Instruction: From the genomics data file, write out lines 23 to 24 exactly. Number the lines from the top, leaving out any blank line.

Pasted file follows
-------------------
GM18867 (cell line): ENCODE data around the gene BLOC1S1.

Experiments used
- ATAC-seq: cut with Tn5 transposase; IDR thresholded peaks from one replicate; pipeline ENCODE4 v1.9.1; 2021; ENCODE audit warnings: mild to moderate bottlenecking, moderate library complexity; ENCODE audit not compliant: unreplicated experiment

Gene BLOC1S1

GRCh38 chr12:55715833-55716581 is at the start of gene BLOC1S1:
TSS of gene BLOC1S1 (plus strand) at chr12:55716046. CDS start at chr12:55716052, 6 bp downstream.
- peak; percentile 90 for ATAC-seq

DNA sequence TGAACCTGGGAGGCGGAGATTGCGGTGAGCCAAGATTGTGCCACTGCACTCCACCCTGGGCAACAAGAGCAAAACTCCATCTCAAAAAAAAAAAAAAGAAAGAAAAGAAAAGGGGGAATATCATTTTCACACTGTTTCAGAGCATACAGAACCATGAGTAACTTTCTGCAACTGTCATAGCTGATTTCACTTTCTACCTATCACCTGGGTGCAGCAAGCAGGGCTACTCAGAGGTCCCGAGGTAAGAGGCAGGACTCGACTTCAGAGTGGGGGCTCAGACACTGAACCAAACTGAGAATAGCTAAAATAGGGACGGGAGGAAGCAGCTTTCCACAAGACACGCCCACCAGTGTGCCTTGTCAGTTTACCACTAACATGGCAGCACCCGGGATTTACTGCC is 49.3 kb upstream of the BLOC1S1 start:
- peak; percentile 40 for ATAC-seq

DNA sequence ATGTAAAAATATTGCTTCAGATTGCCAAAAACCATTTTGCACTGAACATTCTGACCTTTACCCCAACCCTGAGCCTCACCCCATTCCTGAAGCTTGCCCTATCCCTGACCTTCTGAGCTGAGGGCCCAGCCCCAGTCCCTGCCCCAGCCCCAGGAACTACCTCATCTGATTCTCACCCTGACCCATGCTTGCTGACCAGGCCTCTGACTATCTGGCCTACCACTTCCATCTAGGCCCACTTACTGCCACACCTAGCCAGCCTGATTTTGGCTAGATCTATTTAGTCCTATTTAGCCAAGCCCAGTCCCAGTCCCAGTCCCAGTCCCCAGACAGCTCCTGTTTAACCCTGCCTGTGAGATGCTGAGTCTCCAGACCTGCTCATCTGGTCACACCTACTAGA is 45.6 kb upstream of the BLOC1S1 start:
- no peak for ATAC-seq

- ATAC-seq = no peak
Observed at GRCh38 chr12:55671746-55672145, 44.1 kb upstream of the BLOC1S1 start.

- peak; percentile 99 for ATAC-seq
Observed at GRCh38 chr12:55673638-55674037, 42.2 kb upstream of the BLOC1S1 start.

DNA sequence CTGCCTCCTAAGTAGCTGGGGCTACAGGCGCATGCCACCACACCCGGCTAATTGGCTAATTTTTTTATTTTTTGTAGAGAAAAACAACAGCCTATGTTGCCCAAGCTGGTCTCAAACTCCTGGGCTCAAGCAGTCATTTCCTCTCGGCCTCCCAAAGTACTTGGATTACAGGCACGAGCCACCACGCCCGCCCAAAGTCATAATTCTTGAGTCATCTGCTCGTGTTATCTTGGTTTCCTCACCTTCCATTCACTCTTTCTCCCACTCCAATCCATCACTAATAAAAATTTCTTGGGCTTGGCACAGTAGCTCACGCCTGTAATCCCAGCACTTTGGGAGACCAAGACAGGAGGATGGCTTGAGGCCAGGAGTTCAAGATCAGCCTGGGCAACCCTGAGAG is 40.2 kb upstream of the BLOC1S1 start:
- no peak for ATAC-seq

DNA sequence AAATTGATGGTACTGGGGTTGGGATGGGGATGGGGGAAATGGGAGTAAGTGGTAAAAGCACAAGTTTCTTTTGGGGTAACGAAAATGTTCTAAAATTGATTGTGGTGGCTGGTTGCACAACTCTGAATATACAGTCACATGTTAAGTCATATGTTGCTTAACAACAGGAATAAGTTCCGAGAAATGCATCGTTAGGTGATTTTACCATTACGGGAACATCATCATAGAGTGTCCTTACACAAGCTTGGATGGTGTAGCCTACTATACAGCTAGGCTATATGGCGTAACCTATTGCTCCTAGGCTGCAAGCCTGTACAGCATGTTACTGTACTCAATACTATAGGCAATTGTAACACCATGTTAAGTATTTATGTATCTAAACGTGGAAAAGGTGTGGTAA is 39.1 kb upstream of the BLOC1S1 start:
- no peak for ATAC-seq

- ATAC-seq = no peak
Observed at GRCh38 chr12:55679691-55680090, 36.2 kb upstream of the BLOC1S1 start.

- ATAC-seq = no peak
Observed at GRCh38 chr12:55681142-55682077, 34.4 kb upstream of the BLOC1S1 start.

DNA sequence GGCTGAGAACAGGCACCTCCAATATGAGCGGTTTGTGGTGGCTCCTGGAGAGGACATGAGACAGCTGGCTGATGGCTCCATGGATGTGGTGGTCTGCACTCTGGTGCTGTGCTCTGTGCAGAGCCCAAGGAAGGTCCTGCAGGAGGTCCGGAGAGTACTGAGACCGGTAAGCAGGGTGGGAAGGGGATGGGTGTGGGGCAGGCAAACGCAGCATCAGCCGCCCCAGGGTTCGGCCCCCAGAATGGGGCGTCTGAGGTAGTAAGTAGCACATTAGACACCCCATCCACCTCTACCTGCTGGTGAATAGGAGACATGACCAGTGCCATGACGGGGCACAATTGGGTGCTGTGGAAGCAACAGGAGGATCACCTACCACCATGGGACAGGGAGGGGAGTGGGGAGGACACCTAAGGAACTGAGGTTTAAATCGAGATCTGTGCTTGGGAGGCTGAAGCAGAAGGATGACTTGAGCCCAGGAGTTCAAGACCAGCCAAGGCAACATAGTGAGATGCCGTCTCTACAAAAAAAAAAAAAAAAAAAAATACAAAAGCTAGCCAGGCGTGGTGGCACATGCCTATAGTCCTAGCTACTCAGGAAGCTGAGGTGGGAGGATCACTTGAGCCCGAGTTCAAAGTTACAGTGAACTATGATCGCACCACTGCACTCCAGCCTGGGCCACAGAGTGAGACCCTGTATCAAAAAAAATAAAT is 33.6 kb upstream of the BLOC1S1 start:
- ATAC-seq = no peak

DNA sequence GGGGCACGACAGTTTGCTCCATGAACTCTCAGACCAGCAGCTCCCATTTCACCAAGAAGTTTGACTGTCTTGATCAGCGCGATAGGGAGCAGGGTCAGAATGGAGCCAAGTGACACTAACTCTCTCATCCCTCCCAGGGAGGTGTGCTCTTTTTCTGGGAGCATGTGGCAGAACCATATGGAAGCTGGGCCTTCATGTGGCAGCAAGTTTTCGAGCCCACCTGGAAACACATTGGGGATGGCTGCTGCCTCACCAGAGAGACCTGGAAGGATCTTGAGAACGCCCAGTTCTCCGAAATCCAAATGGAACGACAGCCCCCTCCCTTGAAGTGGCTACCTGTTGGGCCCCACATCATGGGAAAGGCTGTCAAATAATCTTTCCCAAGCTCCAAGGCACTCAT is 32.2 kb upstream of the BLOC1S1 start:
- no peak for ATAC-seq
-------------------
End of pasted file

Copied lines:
Observed at GRCh38 chr12:55681142-55682077, 34.4 kb upstream of the BLOC1S1 start.

DNA sequence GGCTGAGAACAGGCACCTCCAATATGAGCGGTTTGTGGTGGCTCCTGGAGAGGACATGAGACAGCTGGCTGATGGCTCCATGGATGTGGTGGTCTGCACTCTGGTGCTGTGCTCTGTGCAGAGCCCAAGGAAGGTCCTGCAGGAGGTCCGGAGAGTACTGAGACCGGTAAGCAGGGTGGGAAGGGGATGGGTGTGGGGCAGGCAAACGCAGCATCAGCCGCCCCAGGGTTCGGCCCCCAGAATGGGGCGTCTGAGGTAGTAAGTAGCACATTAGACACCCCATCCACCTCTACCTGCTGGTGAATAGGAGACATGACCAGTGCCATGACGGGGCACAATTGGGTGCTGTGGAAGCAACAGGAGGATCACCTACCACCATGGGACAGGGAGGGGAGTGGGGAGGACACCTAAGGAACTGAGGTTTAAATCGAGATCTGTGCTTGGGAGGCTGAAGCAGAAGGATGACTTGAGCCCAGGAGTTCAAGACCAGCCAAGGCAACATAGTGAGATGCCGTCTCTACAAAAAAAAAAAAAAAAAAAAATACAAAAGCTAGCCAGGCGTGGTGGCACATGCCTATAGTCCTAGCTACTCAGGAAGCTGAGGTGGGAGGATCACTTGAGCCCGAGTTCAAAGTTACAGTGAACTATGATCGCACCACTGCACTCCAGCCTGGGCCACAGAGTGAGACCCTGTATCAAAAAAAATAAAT is 33.6 kb upstream of the BLOC1S1 start: